A few years ago, when Bill Gates first became the “richest man in the world,” it was a title that  could be had for $30 billion. The subsequent growth in these numbers reflects a fundamental tendency of capitalism to accumulate and concentrate. If all the money in the world (currently somewhere around 255 trillion US$) were divided equally among the eight billion people on this planet, everyone would have a net worth a little under $32,000, which is about one year’s tuition at an Ivy League school. So the likes of Bezos, Gates, Putin and Mohammad bin Salman represents quite a bit more than their “share” of the world’s wealth if we look at the planet as something akin to an asset that belongs to us all.

Which means that these disproportionate concentrations of wealth represent serious distortions of power, including the power to concentrate food, shelter and physical wellbeing. That is what politics is all about. In terms of wealth, Jeff Bezos has 4 million seven hundred thousand times that of the average human being. Dividing Amazon’s HQ2 50,000 future employees among the residents of northern Virginia and the Bronx is just one way to ensure that Bezos’ absolute economic influence in the metro DC and New York City regions will be magnified by significant voting blocs of people for whom what is in Amazon’s interest translates into their own welfare. It’s the old “What’s good for General Motors” formula updated for the internet age.

So the protection of wealth as speech – again, the essence of Citizens United – is intended to ensure that the concentration of capital will be protected by the US Constitution. It’s a neat trick that Lewis Powell first foresaw when he suggested the weaponization of the US legal system in his memo to the US Chamber of Congress in August of 1971. Since then, the US right has organized systematically to take over the courts, a process that has required diligence, organization and a reasonably singled-minded focus for 48 effing years to accomplish its goal with beer-boy Brett Kavanaugh’s ascension to the Supreme Court and the Senate’s wave of confirmations of Kavanaugh knock-offs to fill a wide range of lower court vacancies that built up during the Obama years, complements of Mitch McConnell.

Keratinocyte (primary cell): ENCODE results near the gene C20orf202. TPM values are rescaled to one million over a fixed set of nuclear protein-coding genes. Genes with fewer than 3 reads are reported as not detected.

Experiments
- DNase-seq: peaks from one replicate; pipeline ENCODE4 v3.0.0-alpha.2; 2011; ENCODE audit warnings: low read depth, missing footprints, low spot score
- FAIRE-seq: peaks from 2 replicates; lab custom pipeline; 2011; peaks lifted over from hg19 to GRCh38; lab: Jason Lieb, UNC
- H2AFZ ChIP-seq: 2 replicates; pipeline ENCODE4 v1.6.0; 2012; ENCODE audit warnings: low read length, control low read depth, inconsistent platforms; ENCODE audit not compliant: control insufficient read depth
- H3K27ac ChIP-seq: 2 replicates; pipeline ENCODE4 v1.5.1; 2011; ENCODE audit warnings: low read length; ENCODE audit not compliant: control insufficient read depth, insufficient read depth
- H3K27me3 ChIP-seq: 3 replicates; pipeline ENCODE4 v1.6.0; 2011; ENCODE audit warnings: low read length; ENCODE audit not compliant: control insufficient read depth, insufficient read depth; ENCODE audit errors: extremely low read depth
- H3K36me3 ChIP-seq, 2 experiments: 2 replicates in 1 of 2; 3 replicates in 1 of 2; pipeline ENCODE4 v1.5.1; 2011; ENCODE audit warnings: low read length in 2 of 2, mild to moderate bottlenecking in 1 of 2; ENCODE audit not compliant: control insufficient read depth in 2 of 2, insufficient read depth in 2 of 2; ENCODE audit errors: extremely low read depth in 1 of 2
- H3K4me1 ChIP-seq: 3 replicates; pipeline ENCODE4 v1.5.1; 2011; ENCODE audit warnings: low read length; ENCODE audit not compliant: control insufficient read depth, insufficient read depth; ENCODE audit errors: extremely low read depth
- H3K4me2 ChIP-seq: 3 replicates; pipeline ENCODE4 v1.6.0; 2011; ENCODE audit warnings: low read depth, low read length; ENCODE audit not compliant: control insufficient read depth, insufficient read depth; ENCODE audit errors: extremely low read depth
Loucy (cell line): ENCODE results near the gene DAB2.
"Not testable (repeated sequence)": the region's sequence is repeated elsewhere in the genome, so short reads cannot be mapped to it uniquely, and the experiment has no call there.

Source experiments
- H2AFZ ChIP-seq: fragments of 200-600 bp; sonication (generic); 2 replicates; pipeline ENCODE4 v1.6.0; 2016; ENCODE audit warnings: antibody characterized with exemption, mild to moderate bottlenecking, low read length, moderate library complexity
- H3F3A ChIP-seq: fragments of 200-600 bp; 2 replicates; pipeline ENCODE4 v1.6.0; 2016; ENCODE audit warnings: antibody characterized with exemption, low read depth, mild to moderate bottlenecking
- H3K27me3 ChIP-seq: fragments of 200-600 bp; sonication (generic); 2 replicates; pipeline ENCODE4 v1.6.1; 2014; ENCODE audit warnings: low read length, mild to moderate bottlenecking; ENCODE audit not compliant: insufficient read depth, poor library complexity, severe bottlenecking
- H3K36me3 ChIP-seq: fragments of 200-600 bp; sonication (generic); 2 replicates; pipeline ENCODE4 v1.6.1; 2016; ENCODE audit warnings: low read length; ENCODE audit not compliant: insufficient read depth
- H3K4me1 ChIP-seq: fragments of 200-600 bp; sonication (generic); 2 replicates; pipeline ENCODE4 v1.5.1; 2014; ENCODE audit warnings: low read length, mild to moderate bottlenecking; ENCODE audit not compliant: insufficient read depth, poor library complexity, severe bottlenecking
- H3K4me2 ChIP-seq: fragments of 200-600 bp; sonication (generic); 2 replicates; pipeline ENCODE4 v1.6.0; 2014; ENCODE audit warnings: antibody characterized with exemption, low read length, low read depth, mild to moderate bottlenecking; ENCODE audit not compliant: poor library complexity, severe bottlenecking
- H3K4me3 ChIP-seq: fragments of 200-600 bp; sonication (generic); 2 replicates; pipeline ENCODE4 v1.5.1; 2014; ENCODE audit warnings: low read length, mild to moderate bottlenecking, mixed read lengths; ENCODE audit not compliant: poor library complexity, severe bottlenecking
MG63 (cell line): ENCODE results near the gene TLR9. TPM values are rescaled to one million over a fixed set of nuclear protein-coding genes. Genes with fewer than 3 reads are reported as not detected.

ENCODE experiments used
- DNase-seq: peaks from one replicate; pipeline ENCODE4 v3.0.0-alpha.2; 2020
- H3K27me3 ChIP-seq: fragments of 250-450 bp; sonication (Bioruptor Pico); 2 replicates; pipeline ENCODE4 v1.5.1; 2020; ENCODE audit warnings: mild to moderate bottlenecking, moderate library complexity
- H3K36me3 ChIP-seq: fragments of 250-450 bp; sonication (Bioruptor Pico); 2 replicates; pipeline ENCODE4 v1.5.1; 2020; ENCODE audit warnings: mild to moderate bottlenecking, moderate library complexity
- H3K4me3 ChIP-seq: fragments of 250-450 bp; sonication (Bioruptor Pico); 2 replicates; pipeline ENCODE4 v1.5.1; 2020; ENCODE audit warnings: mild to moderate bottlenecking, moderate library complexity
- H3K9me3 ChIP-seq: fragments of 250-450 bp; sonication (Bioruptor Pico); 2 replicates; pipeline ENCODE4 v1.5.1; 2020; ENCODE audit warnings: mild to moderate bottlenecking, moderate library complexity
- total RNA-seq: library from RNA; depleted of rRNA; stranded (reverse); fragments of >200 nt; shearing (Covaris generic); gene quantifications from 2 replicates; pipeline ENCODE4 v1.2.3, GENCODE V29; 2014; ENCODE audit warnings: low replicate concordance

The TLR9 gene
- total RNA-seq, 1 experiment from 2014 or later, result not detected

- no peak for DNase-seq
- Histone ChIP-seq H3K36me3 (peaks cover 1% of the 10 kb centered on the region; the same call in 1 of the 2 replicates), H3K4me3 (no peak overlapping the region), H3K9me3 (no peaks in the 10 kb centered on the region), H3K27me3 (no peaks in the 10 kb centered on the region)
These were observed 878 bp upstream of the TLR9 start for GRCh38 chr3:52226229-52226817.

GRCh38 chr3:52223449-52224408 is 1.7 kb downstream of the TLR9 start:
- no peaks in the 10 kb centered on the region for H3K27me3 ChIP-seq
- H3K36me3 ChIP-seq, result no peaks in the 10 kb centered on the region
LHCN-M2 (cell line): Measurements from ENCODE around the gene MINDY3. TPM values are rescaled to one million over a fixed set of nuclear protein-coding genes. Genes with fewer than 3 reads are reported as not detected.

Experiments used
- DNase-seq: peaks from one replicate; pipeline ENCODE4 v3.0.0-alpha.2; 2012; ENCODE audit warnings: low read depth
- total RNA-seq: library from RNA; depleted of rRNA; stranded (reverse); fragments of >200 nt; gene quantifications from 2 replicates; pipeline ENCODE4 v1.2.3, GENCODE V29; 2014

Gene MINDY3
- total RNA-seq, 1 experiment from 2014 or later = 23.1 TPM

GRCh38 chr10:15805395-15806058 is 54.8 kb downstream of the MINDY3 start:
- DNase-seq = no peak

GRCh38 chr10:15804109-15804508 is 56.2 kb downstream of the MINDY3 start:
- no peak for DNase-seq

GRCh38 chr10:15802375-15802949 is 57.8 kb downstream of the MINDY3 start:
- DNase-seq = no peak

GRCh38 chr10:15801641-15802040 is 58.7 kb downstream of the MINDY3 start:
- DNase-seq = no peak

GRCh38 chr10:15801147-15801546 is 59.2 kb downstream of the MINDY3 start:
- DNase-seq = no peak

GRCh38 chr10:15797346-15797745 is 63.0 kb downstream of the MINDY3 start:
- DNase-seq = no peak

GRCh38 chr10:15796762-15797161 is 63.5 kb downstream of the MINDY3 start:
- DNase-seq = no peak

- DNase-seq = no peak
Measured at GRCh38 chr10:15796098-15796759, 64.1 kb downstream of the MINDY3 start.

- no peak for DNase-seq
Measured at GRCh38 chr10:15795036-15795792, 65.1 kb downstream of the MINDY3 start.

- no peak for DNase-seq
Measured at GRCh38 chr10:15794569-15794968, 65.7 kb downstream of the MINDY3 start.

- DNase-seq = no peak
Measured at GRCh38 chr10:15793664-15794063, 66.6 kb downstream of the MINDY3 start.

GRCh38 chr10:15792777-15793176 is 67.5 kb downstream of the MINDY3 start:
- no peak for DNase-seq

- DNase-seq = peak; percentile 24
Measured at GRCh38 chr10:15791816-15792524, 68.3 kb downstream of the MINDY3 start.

By way of contrast, future Arkansas governor Bill Clinton was so appalled at the defeat of George McGovern by Richard Nixon in 1972 that he founded the Democrat Leadership Conference to ensure that Democratic politics in the next generation would not be weighed down by any socialist-leaning ideas from the American Left. Clinton’s vision of a Democratic Party working in unison with liberal aspects of corporate America has governed the party pretty much until this last election. Even now, the Democrats find themselves with Chuck Schumer, a US Senator who represents exactly one city block of lower Manhattan, and Nancy Pelosi, a committed centrist, running the party in Congress, plus a passel of disparate candidates hoping to run for the presidency in 2020, exactly two of whom (Bernie Sanders and Elizabeth Warren) might be characterized as “on the left.” Most, although not all, of the rest seems to be following the Obama formula of looking progressive while operating as centrists – no “out” centrist has won the Electoral College since 1996. Beto O’Rourke, a former Democratic Congressman who often voted with the GOP and who can be characterized as a progressive only when contrasted with the likes of Ted Cruz, is more typical of the field.

In short, we have a relatively organized American right, currently being held captive by a politician who demonstrates that party’s contempt for professionalism in politics, against a  broad array of candidates most of whom actively do not want to challenge the Democratic party’s symbiotic relationship with Wall Street, Hollywood and tech billionaires. What an appealing choice! Further, the longer the Republicans can control the Senate and the executive branch, the more damage they can do and the longer it will take any bottom-up mass movement of Americans to overturn the right’s stranglehold on at least the judiciary.

And did I mention that climate change makes the problem more urgent every day?